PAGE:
When opposite-sex couples decide to get divorced and begin splitting up assets, it may seem pretty straightforward. If they got married in 2010, everything they bought jointly after that is a marital asset that they purchased together. These are the assets they both have a claim to and that they need to divide.
For same-sex couples, though, things are not so clear. When did the relationship really start? It may be different than the date of the marriage. How should they divide assets that were purchased before the date of marriage, especially if marriage wasn’t legal before that?
Legality in Texas only started in 2015
This is especially an issue in Texas and other states that kept same-sex marriage illegal until the Supreme Court ruled that all states had to allow it in 2015. A same-sex couple in Texas may have started living together in a committed, loving relationship — a marriage in all but name — back in 2010. Despite their desire to get married, though, the state legally wouldn’t allow them to do it.
For the next five years, they may have bought cars, homes, art, furnishings and many other joint assets. They may have had children and started families. In 2015, when they were finally allowed to have equal rights, they may have gotten married.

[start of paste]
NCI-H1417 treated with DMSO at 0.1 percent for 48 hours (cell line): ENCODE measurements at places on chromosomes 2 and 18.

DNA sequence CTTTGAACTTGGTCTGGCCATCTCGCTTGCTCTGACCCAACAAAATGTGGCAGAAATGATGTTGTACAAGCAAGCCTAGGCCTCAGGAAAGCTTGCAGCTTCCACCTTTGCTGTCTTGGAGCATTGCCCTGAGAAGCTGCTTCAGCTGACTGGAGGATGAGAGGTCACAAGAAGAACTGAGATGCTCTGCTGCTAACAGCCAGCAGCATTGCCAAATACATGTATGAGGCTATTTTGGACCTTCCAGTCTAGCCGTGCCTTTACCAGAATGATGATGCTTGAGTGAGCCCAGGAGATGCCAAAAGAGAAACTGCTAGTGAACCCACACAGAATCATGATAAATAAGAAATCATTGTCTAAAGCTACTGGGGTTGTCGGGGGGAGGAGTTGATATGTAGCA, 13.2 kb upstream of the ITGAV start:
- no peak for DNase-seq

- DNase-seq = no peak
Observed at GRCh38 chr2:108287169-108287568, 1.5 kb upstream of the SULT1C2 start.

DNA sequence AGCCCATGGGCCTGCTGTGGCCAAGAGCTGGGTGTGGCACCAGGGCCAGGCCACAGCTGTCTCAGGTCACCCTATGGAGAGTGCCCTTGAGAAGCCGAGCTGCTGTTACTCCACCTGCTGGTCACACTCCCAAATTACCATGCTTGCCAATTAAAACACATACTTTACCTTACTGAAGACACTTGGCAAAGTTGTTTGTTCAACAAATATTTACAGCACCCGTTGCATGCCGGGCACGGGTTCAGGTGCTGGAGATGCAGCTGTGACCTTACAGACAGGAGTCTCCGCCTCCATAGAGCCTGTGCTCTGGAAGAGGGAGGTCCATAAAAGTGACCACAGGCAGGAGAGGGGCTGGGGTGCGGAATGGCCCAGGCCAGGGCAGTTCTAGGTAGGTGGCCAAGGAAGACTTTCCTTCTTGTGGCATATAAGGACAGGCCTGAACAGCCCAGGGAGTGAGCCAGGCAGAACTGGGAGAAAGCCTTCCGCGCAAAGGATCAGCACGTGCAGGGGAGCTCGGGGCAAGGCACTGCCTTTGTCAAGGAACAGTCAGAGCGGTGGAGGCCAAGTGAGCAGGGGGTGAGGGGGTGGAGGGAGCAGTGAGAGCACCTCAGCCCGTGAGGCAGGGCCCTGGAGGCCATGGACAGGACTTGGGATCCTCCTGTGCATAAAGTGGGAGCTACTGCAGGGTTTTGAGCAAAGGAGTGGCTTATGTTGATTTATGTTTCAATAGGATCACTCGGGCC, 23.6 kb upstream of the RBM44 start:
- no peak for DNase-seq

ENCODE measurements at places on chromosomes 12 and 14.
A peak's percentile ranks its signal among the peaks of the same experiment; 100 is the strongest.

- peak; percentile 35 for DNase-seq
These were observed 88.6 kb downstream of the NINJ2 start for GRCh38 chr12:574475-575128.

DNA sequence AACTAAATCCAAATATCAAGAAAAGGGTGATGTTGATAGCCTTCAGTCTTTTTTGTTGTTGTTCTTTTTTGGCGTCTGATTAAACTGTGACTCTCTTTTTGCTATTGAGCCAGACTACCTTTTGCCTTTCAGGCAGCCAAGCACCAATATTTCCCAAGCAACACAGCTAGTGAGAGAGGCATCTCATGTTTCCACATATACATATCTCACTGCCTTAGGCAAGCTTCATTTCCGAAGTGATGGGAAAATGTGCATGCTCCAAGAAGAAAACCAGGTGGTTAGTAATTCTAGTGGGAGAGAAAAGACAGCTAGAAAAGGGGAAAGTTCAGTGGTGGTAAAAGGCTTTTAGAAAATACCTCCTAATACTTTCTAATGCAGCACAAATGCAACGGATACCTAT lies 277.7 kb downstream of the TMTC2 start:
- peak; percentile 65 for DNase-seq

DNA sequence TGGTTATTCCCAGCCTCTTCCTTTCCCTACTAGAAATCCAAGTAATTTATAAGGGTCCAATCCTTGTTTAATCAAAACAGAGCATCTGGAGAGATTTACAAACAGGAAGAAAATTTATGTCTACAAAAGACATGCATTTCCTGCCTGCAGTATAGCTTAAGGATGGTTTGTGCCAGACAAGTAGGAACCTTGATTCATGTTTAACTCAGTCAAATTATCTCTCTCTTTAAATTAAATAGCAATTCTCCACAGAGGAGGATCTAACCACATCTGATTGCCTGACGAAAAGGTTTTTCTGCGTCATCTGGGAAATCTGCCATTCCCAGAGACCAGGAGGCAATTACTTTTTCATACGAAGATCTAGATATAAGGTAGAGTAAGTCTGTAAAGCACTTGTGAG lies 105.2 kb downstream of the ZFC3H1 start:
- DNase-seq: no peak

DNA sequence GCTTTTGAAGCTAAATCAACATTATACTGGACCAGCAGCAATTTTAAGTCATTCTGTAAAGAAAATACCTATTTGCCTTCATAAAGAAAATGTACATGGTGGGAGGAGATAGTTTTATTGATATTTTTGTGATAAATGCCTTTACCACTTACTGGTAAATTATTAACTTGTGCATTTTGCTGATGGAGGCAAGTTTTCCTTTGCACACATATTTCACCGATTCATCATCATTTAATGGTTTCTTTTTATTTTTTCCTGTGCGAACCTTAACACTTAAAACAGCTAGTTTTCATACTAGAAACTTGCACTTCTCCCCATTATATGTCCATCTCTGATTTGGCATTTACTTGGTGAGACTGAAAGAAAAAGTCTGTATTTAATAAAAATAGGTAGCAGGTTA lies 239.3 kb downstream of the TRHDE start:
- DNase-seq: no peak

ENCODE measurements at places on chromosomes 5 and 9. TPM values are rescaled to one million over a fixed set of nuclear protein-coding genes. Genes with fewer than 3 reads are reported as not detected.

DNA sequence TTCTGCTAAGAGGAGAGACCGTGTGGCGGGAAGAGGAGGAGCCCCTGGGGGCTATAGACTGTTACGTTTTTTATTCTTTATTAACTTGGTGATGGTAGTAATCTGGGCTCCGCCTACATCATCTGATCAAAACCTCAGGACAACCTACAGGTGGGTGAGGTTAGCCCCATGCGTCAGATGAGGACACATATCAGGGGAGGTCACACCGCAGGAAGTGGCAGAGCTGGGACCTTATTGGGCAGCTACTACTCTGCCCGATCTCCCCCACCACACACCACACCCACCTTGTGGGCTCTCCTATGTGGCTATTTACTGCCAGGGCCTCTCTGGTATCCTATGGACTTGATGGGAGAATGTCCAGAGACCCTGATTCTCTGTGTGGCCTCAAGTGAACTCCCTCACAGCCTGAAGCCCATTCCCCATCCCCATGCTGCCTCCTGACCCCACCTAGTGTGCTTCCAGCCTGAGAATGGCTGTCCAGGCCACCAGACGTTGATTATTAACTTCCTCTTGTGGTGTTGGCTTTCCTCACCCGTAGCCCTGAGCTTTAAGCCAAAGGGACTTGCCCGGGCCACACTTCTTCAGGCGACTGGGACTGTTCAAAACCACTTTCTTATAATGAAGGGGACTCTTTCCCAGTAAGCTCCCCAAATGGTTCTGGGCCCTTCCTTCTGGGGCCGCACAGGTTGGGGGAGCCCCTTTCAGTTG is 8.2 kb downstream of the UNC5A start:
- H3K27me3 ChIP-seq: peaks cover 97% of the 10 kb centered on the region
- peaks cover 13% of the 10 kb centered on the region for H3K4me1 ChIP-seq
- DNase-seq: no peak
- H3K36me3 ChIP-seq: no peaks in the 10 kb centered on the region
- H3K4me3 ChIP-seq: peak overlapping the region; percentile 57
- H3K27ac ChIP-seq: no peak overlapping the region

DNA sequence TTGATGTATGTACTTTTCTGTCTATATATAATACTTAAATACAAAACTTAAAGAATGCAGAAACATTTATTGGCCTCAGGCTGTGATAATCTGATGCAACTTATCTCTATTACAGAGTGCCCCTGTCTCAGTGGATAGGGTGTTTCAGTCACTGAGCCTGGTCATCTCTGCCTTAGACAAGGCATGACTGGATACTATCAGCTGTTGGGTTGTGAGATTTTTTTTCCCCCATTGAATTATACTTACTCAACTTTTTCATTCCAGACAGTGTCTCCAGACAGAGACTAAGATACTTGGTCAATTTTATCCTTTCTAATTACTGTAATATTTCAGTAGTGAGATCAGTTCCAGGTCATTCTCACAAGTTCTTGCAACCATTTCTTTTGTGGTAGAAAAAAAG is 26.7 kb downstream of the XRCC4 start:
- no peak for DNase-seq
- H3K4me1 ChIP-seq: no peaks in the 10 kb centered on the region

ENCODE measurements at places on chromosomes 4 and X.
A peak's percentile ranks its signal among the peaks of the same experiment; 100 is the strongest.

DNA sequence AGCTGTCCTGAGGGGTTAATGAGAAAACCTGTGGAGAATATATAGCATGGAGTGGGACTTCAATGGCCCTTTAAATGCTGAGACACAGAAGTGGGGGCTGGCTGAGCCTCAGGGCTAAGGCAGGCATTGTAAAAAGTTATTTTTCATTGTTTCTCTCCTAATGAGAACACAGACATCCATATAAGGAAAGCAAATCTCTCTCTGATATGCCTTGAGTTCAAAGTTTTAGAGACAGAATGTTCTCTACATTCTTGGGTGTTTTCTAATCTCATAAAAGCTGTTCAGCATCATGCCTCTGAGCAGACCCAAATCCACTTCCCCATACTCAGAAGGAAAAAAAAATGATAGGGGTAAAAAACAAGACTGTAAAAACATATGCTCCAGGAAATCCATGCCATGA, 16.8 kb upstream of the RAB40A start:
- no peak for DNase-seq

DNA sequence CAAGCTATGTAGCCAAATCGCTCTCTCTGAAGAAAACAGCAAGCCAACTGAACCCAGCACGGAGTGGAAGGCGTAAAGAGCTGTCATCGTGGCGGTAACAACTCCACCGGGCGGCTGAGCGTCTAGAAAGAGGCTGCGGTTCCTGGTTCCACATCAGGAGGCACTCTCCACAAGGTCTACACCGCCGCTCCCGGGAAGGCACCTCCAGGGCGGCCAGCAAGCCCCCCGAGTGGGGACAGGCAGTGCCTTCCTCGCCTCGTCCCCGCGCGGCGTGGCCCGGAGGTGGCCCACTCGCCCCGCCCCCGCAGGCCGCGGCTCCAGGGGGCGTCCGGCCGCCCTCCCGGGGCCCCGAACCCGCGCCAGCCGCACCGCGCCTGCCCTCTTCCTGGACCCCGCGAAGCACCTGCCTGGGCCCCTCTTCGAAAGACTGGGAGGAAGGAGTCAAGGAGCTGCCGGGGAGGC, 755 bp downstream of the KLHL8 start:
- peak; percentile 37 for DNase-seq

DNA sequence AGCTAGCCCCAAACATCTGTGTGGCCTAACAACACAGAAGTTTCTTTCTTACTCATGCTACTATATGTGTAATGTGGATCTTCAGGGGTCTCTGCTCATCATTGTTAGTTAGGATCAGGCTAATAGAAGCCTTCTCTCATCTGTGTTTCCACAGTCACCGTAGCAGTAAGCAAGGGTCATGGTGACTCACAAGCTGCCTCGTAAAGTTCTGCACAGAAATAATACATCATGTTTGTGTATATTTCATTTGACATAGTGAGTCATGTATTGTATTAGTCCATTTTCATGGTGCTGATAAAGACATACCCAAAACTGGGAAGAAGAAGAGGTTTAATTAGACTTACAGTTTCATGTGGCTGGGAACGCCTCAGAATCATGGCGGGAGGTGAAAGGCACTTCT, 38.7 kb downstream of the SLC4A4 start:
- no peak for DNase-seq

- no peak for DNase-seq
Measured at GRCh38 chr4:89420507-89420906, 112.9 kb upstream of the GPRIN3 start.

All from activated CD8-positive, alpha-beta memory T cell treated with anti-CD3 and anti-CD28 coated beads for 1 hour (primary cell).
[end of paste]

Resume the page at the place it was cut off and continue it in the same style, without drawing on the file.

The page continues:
But does that mean that their marital assets are just everything they bought after 2015? Or can they count the assets they acquired from 2010 to 2015? After all, they wanted to be married then, but they weren’t allowed by the state. Does that change how a divorce plays out? What rights do they actually have to some of these assets, or did the way that marriage laws lagged behind other states essentially deny them these rights?
A complicated situation
This is merely one example of how a same-sex divorce can be much different than an opposite-sex divorce, but it already shows how it can turn into a complex situation. If you find yourself wondering about your rights, be sure you carefully look into the current laws and your legal options.